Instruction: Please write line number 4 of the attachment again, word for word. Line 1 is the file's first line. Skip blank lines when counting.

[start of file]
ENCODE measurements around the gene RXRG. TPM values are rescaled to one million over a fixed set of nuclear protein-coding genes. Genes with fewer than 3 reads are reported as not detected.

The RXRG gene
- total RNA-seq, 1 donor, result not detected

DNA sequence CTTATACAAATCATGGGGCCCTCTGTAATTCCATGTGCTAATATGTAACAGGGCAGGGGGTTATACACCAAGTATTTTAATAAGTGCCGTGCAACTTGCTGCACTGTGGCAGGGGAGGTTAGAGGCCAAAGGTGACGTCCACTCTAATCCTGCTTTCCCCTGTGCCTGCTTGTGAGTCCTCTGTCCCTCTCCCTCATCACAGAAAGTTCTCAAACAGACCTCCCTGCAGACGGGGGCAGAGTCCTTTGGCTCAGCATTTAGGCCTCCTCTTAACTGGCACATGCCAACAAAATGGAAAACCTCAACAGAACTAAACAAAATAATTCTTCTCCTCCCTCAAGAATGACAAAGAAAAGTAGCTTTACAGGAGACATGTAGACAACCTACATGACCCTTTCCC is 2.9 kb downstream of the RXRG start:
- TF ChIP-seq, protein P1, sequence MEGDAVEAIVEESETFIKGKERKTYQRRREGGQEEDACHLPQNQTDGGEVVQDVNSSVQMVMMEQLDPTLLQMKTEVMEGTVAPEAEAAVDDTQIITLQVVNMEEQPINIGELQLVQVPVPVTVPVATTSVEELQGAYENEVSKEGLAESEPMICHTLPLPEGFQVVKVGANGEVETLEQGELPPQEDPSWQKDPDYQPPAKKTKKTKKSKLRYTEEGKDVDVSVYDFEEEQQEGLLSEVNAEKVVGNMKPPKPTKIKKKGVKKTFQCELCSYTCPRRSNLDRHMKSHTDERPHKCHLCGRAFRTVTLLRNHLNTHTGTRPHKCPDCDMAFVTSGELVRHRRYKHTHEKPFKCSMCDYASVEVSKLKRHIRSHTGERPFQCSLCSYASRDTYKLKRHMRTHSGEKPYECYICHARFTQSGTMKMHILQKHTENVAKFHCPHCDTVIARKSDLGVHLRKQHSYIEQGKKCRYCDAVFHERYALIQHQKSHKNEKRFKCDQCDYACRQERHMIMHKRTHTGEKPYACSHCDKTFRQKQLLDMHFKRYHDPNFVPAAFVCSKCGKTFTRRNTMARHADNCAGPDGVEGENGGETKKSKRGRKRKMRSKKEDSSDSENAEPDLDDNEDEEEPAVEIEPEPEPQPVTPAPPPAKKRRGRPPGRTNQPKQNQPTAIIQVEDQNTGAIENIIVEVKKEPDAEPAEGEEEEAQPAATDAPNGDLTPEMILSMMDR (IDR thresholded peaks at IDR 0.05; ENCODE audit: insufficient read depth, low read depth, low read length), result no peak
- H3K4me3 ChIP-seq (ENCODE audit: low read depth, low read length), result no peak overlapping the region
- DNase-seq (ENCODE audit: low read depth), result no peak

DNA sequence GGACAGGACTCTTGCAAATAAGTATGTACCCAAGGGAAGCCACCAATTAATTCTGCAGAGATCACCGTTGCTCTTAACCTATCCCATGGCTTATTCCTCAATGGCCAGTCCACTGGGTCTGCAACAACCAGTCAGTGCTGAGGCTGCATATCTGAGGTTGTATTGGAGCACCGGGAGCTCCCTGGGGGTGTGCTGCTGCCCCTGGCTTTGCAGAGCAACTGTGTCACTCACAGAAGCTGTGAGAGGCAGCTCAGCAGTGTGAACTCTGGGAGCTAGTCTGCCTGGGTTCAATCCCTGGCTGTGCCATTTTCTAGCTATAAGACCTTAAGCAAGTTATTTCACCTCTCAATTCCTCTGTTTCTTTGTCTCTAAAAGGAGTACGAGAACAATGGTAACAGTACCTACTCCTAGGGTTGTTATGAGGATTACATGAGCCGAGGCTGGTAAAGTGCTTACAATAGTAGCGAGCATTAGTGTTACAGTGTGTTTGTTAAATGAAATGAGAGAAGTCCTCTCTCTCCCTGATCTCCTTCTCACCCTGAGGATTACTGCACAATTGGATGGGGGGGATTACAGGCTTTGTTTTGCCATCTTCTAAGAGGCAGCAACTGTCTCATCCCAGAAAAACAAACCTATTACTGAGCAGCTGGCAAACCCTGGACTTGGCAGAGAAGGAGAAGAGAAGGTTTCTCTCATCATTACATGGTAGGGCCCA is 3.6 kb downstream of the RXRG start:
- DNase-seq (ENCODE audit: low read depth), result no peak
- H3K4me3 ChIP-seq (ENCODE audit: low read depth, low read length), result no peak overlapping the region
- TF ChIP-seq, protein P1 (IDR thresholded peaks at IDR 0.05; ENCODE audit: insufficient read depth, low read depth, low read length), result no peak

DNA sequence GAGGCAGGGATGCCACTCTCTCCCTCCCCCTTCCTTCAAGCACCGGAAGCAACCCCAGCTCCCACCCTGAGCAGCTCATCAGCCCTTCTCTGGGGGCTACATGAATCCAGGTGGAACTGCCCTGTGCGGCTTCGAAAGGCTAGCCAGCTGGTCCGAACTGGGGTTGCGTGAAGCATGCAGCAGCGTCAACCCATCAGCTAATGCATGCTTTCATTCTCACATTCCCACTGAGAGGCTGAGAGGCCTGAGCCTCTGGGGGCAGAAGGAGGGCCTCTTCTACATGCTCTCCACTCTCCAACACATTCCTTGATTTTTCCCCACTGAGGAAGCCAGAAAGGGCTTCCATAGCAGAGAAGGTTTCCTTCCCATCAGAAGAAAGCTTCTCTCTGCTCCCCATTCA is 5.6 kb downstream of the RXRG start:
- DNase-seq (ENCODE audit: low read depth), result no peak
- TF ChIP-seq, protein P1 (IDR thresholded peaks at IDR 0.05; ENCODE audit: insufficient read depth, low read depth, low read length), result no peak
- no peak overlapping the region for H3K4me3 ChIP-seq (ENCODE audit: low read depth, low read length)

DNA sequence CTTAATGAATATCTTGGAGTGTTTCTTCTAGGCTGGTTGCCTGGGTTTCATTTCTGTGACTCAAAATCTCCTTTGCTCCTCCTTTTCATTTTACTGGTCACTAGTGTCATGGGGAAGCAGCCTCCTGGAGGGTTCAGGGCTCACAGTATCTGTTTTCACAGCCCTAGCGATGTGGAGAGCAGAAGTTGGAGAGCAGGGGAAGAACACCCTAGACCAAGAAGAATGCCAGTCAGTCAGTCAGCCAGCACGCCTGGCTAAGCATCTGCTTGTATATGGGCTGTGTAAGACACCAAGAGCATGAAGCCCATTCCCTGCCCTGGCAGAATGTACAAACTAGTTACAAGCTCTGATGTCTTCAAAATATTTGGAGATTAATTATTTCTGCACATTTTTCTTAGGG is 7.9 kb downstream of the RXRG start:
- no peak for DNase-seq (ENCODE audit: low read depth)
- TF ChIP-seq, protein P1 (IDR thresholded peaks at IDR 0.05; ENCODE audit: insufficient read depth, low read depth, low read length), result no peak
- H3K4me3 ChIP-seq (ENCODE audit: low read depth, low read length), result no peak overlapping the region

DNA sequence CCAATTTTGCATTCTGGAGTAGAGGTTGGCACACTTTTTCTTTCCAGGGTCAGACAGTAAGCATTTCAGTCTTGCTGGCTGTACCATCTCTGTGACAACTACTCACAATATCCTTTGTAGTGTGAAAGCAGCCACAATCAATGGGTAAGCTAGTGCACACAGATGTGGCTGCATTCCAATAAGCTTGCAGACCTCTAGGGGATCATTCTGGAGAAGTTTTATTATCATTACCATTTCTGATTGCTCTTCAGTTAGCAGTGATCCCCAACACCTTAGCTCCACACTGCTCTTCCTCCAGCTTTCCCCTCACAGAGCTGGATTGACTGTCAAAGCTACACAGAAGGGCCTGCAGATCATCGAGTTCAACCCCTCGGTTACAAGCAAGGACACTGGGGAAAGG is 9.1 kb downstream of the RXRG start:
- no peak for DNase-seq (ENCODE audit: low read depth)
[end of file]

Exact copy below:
DNA sequence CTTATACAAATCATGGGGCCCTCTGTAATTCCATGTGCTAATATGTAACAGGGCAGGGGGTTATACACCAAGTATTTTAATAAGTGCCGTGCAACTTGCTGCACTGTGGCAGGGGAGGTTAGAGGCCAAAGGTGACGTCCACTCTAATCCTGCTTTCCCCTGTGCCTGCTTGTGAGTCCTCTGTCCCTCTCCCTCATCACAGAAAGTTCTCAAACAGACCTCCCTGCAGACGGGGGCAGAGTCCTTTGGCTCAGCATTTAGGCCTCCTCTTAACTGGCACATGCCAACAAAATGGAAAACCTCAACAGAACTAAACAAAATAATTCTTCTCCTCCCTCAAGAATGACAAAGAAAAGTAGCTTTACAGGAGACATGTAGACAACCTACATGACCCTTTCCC is 2.9 kb downstream of the RXRG start: